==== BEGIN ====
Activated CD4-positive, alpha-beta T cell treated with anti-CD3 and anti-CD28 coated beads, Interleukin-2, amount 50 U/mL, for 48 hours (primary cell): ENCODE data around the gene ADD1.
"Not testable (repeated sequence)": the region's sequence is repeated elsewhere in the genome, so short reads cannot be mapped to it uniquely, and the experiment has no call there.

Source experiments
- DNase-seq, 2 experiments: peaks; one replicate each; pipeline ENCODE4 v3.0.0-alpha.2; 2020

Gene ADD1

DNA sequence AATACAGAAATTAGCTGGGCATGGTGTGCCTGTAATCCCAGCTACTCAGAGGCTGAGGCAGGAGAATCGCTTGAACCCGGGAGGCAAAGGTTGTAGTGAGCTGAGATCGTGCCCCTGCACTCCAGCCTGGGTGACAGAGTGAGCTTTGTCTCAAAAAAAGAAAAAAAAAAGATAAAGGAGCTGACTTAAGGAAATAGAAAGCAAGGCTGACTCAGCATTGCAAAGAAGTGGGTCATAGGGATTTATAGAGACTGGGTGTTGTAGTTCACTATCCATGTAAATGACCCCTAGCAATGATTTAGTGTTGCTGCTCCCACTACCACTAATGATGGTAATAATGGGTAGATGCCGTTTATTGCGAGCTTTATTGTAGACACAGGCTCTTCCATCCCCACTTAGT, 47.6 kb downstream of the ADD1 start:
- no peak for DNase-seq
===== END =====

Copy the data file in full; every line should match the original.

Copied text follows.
Activated CD4-positive, alpha-beta T cell treated with anti-CD3 and anti-CD28 coated beads, Interleukin-2, amount 50 U/mL, for 48 hours (primary cell): ENCODE data around the gene ADD1.
"Not testable (repeated sequence)": the region's sequence is repeated elsewhere in the genome, so short reads cannot be mapped to it uniquely, and the experiment has no call there.

Source experiments
- DNase-seq, 2 experiments: peaks; one replicate each; pipeline ENCODE4 v3.0.0-alpha.2; 2020

Gene ADD1

DNA sequence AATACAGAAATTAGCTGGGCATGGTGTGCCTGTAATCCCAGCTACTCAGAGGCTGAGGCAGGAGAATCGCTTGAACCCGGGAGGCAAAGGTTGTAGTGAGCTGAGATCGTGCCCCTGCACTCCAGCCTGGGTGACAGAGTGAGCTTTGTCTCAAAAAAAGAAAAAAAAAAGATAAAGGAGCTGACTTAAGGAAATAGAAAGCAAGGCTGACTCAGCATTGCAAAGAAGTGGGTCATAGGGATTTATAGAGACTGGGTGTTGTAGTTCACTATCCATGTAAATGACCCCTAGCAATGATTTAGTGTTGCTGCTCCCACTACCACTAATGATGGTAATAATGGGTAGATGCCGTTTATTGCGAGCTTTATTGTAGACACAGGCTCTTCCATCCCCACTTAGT, 47.6 kb downstream of the ADD1 start:
- no peak for DNase-seq